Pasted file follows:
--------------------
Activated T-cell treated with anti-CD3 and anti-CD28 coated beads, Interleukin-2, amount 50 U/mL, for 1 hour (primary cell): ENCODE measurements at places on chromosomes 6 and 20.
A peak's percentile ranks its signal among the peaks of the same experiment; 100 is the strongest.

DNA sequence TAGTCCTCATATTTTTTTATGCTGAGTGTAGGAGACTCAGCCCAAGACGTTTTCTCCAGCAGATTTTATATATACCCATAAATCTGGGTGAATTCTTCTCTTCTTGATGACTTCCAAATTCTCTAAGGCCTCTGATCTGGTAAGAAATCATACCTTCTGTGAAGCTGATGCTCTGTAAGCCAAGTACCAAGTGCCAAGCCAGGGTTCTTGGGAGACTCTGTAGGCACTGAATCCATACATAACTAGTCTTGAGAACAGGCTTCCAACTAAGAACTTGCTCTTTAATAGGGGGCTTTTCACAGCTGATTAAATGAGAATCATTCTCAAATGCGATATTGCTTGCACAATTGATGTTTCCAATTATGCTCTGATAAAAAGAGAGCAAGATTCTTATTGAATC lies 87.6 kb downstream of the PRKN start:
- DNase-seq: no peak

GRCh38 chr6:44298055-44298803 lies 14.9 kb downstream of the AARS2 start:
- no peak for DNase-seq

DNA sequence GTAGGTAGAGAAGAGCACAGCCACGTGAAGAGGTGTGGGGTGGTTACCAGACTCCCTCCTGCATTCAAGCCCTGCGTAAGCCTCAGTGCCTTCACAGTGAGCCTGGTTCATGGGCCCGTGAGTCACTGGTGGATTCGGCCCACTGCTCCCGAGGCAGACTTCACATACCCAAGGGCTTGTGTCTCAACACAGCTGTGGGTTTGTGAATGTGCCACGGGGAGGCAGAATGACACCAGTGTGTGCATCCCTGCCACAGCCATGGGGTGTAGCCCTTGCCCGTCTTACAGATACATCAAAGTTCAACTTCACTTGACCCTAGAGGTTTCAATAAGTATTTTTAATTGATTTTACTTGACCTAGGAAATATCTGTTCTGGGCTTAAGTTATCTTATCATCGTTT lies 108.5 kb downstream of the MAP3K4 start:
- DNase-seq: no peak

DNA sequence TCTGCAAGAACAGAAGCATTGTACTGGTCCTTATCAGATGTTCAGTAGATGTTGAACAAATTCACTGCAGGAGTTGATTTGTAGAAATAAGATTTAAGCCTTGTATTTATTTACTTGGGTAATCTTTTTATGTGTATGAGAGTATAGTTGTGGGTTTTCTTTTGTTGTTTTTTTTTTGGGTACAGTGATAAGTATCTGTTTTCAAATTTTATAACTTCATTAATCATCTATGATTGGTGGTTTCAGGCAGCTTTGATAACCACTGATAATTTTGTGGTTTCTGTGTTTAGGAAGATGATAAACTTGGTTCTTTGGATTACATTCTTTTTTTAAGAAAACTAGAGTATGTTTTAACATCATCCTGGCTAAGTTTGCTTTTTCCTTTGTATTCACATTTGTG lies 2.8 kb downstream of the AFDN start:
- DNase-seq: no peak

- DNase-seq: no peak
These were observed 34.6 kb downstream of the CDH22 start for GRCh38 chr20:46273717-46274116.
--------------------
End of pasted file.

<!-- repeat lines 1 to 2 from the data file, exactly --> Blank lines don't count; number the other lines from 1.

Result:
Activated T-cell treated with anti-CD3 and anti-CD28 coated beads, Interleukin-2, amount 50 U/mL, for 1 hour (primary cell): ENCODE measurements at places on chromosomes 6 and 20.
A peak's percentile ranks its signal among the peaks of the same experiment; 100 is the strongest.